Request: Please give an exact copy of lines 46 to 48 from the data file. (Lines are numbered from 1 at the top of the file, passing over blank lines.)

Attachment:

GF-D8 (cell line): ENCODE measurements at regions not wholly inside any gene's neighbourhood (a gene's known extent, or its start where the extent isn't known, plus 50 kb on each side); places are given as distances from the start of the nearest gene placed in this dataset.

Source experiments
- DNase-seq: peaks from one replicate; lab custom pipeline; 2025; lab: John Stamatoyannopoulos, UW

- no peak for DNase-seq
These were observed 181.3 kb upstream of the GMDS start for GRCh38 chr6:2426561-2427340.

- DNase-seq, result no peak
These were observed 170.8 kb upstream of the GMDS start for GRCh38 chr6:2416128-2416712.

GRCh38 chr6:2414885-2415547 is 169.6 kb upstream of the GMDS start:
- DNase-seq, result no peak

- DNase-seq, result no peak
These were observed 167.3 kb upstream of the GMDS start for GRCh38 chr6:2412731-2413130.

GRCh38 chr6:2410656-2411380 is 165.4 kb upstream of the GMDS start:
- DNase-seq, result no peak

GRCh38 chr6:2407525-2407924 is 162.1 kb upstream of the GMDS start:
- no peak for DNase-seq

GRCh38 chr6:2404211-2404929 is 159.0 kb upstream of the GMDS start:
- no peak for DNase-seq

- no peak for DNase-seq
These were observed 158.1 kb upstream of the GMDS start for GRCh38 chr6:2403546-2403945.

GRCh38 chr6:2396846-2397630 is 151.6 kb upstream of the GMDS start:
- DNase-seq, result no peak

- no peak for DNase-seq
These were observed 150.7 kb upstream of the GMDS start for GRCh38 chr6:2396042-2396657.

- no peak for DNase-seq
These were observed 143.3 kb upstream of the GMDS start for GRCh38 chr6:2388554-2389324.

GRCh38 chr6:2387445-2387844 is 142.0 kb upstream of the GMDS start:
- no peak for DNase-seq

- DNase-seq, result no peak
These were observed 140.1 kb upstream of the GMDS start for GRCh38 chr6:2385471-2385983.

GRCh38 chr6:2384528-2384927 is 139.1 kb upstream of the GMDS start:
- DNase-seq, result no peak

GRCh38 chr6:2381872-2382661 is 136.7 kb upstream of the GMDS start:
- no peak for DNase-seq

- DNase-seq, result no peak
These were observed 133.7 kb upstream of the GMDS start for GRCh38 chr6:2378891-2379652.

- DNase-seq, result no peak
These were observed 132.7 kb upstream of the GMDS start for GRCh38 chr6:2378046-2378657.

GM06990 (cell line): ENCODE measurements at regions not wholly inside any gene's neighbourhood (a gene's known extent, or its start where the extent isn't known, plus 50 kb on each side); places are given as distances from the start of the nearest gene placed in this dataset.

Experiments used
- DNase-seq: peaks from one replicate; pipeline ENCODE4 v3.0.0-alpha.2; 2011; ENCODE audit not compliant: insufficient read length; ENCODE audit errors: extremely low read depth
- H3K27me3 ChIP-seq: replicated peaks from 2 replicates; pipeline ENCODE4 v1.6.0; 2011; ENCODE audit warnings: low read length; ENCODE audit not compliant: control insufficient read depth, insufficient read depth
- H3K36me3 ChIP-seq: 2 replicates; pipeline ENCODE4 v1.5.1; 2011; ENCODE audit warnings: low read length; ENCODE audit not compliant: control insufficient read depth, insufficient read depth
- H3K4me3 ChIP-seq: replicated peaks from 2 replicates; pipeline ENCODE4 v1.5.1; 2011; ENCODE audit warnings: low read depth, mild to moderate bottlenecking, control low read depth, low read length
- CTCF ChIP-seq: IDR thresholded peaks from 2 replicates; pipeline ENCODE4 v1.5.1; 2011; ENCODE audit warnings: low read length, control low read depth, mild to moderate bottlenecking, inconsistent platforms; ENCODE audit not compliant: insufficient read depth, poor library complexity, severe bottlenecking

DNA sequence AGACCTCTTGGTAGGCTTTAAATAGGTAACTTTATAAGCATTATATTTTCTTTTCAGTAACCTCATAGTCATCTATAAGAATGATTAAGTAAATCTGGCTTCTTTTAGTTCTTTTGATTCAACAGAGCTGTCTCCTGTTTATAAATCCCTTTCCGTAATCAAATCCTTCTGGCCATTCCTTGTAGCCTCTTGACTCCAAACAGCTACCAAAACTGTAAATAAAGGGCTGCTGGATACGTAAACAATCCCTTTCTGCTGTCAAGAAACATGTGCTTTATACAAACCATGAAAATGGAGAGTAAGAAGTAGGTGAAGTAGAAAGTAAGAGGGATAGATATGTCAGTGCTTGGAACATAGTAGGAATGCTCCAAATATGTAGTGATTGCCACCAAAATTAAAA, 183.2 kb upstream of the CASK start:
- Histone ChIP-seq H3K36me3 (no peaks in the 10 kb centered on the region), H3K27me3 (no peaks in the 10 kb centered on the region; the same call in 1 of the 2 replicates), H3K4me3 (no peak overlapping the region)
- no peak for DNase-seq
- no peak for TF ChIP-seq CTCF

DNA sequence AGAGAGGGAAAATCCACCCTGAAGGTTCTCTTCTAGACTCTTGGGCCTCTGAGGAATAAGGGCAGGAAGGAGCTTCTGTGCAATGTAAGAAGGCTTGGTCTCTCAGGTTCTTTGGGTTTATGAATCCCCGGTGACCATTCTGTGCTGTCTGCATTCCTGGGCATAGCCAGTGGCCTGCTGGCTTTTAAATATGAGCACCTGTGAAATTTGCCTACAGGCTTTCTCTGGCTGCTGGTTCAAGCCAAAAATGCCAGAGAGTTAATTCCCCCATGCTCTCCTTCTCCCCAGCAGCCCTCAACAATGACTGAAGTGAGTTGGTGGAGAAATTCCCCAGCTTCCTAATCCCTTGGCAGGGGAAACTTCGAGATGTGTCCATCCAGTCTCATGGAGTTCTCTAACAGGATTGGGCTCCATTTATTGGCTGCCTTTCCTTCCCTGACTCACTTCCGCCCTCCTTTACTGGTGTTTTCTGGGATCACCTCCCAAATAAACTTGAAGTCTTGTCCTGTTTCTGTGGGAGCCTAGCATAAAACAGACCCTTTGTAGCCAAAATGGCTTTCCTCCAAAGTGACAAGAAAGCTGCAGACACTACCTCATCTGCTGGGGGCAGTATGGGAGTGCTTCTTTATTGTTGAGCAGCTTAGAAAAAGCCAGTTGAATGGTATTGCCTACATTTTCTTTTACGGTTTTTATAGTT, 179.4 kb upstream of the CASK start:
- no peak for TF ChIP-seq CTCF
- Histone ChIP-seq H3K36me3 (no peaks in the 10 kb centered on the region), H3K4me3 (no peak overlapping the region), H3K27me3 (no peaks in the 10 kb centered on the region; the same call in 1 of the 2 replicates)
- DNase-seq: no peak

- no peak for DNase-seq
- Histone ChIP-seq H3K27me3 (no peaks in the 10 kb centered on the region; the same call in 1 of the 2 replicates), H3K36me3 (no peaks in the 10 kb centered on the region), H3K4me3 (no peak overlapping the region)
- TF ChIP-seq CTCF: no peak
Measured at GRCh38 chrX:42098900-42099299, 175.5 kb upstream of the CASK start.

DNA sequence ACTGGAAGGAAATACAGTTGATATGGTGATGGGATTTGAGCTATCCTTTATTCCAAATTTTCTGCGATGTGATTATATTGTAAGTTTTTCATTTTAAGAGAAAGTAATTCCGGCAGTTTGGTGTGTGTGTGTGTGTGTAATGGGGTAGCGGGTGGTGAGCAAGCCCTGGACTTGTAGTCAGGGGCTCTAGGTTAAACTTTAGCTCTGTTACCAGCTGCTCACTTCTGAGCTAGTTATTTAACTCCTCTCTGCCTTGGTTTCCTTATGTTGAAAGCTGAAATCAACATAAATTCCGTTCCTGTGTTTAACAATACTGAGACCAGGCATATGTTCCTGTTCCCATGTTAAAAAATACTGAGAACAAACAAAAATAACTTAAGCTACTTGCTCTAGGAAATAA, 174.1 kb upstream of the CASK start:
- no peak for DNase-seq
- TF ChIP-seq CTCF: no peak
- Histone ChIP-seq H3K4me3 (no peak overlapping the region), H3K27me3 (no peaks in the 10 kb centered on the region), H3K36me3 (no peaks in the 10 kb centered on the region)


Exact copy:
- Histone ChIP-seq H3K36me3 (no peaks in the 10 kb centered on the region), H3K27me3 (no peaks in the 10 kb centered on the region; the same call in 1 of the 2 replicates), H3K4me3 (no peak overlapping the region)
- no peak for DNase-seq
- no peak for TF ChIP-seq CTCF